m−RPS−2 = modified Renal Perfusion Solution two (washout/carrier solution)
EG = Ethylene Glycol
VM−1 = Vitrification Mixture one
RBHRI = Right Burr Hole Refractive Index
LBHRI = Left Burr Hole Refractive Index
RJVRI = Right Jugular Vein Refractive Index
LJVRI = Left Jugular Vein Refractive Index
During perfusion with cold 30% ethylene glycol the core brain temperature dropped to about 2.0ºC. Drainage was initially poor on the left side, but then suddenly improved, possibly indicative of a clot being dislodged. (Cryoprotectant solution can more effectively wash-out blood and remove clots than can washout solution.)
At 9pm perfusion was stopped so that the burr holes could be inserted. The forceps were then removed from the jugular veins and replaced by cannulae so that venous refractive index could be sampled.
Core brain temperature had dropped to nearly 1.0ºC, but was up to 3.4ºC by the time perfusion was resumed at 9:13pm. Two minutes after beginning perfusion with cold 70% VM−1 the core brain temperature had dropped to 0.7ºC and one of the vertebral cannulae had slipped-out. Core brain temperature dropped as low as −2.3ºC at 9:26pm and did not rise above 0ºC at any time. There was concern that the fishnet full of crushed ice on the face was diluting the samplings from the burr holes, so the net with crushed ice was not applied to the face any time after 9:30pm. In the future plastic bags containing ice may be used for face cooling during the vitrification perfusion.
An edematous swelling developed along the left side of the neck, for which no explanation can be given.
Perfusion was finished at 10:05pm at which time core brain temperature was 0.3ºC. Viola had not given CI a preference concerning body perfusion. Her grandson Kevin expressed the preference that we not perfuse the body, so we did not. The patient's head was placed in the dry ice enclosure (with her neck resting on the side) and pure isopropyl alcohol was added to accelerate cooling. The patient's body was wrapped in a sleeping bag and she was driven to the Cryonics Institute facility.
By 11:18pm the patient was in the computer-controlled cooling box at the CI facility, ready for cooling to begin. Her skull skin temperature was −17ºC, her core brain temperature was −1ºC and her core body temperature was −9º.
Again I made a great attempt to automate the cooling protocol as completely as possible so that it can be done without manual intervention. I did not manually intervene until the very end, at which time I slightly increased cooling rate so that the patient could be removed at a more convenient time. Otherwise the cooling period was one of the longest for any patients -- a total of nearly 140 hours.
I cooled the brain surface (thermocouple under the skin by the burr hole) to −120ºC and held at that temperature for twenty hours, which allowed the brain core temperature (nasopharyngeal thermocouple) to reach about −120ºC. Then I warmed the surface to −117ºC for one hour which allowed the surface temperature to rise above the brain core temperature. This should have allowed a certain amount of "annealing" to occur.
The thermocouple in the skin above the burr hole is used as the controlling thermocouple by our LabVIEW computer control system. Cooling of vitrified tissue should be as rapid as possible to glass transition temperature (Tg) (solidification temperature), but should not go much below that temperature in the first phase. Cooling must be done quickly above solidification temperature to prevent ice formation which might occur in areas which are poorly perfused. Below solidification temperature cooling must be done very slowly to minimize cracking due to thermal stress.
The cooling strategy is to cool the surface of the brain as rapidly as possible to Tg and then wait until the temperature in the center of the brain approaches Tg. Once the center of the brain is close to Tg the surface is warmed slightly in the hope that the entire brain could be of uniform temperature in a highly viscous "liquid" state just above Tg. This is not actually "annealing", because annealing involves warming a solid to just below melting temperature as a means to relieve thermal stress in a solid. By remaining just above Tg for the entire brain and cooling very slowly through Tg we believe we achieve the greatest temperature uniformity and the least thermal stress, while relying on the very high viscosity to prevent devitrification.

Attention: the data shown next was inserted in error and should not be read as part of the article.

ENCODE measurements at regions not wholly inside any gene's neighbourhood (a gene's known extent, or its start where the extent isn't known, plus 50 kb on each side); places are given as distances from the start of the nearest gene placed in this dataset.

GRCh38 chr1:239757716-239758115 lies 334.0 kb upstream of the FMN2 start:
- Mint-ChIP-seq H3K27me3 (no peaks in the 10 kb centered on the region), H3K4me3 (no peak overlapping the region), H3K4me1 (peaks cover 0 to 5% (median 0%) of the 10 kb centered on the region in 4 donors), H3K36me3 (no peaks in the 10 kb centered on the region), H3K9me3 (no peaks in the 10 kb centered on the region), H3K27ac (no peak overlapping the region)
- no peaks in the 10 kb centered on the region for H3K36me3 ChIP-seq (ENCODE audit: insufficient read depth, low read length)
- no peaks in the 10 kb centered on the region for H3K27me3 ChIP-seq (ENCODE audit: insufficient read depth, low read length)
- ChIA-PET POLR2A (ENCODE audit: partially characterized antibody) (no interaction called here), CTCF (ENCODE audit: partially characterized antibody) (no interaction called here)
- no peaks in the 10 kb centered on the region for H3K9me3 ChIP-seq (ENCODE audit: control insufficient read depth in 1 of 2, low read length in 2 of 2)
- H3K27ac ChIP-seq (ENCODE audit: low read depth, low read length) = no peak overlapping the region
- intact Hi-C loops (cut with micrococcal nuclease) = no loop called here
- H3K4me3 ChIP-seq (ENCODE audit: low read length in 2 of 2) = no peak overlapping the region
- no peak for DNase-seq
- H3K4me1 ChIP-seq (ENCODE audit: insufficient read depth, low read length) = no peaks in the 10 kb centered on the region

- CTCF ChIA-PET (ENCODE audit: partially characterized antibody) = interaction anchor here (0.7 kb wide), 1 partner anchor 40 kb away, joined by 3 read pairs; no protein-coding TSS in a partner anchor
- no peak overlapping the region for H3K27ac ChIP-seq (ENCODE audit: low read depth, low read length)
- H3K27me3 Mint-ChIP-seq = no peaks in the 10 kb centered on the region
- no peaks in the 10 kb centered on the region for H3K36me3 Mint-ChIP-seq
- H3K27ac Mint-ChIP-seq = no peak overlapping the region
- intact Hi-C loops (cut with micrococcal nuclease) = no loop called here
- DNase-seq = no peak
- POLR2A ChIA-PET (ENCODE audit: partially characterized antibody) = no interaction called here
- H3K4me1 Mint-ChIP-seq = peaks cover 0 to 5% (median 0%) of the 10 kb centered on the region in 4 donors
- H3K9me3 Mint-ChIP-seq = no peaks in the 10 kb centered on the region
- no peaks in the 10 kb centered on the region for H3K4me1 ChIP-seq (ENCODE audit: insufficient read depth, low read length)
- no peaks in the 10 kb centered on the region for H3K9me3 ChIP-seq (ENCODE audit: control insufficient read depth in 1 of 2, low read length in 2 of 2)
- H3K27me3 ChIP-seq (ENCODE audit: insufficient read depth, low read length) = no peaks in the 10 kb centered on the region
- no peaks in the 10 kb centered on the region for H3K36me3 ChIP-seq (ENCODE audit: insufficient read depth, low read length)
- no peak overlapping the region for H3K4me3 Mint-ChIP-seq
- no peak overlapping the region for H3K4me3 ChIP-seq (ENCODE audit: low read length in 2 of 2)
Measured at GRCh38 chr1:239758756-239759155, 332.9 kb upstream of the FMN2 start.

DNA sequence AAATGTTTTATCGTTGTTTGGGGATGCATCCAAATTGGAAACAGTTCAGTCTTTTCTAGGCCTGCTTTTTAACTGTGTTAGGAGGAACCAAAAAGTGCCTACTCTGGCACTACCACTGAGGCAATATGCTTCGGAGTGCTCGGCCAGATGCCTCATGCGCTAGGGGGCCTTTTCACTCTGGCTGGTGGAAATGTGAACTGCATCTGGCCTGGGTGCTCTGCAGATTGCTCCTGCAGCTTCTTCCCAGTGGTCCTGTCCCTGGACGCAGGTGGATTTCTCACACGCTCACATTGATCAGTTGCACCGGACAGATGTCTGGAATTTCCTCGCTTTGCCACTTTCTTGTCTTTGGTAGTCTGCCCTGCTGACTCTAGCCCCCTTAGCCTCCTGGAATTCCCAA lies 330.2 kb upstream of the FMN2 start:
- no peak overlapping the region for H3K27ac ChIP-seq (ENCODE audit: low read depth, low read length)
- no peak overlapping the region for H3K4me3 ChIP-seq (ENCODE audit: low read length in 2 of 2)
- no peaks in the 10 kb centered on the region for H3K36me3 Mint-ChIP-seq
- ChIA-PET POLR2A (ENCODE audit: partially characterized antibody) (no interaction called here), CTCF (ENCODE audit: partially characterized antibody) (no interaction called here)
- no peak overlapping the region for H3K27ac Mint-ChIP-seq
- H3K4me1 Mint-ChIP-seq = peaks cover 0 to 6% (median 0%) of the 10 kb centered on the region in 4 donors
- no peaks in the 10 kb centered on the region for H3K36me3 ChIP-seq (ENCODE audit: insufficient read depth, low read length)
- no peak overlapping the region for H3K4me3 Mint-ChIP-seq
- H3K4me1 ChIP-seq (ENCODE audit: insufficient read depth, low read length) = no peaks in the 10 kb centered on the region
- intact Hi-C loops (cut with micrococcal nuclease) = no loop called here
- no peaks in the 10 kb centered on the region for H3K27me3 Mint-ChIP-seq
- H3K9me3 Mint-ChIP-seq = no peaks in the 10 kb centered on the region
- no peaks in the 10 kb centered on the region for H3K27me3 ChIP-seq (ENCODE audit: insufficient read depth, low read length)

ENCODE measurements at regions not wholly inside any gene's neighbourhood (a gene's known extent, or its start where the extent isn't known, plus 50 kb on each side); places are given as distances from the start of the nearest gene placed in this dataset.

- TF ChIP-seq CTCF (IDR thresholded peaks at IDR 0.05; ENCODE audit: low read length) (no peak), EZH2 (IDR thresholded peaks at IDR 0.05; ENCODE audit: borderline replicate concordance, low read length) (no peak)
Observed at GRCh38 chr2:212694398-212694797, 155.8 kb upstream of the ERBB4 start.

I cooled to −195ºC. The −195ºC is about the lowest temperature which can be achieved in the cooling box. When the skull surface temperature reached −195ºC it bottomed-out (flattened-out), as can be seen clearly in the cooling curve for the last four hours of cooling. The patient was removed from the cooling box still in the sleeping bag on top of the patient's plywood support board. The sleeping bag was closed and zipped over her head very quickly after having been removed from the cooling box.
When we opened the cooling box Facilities Manager Andy Zawacki lowered a bright light into the box and released liquid nitrogen to clear the vapor and to allow visualization (and photography) of the patient's head. The face is perfused off the carotid artery and the brain is also perfused off the carotid artery. For this reason, the quality of face perfusion should match the quality of the brain perfusion. Although there were a few frozen spots near the lips and chin, most of the side of the face showed no sign of freezing -- indicative of good vitrification. This was a very satisfying result.
While liquid nitrogen was periodically poured on the patient's head, the patient was tied to the board using 50 feet of three-eight-inch twisted nylon and polyester rope (as is done for all patients). The patient is also held to the board with red lashing straps. The rope is tied and knotted through holes on both ends of patient's plywood support board. Knots in the rope hold the patient to the board, hold the patient's name plates to the rope and hold the stands of the rope together. The ropes extend from the foot of the patient's board to allow the patient to be lowered, removed (rare) or moved while in liquid nitrogen in the cryostat.
At 4:30pm, Saturday, September 22nd, 2007 the 84th patient was placed in liquid nitrogen in a cryostat. Viola was the sixth and last patient to be put into the HSSV−6−8 cryostat. Kevin had considered coming to watch the event as well as to attend the Annual General Meeting being held the next day, but was prevented from doing so by very recent surgery. There were quite a number of others who witnessed the event, however, including cryonics pioneer Curtis Henderson as well as LONG LIFE Editor John Bull and his daughter Debbie -- all of whom had come for the Annual General Meetings of the Cryonics Institute and the Immortalist Society.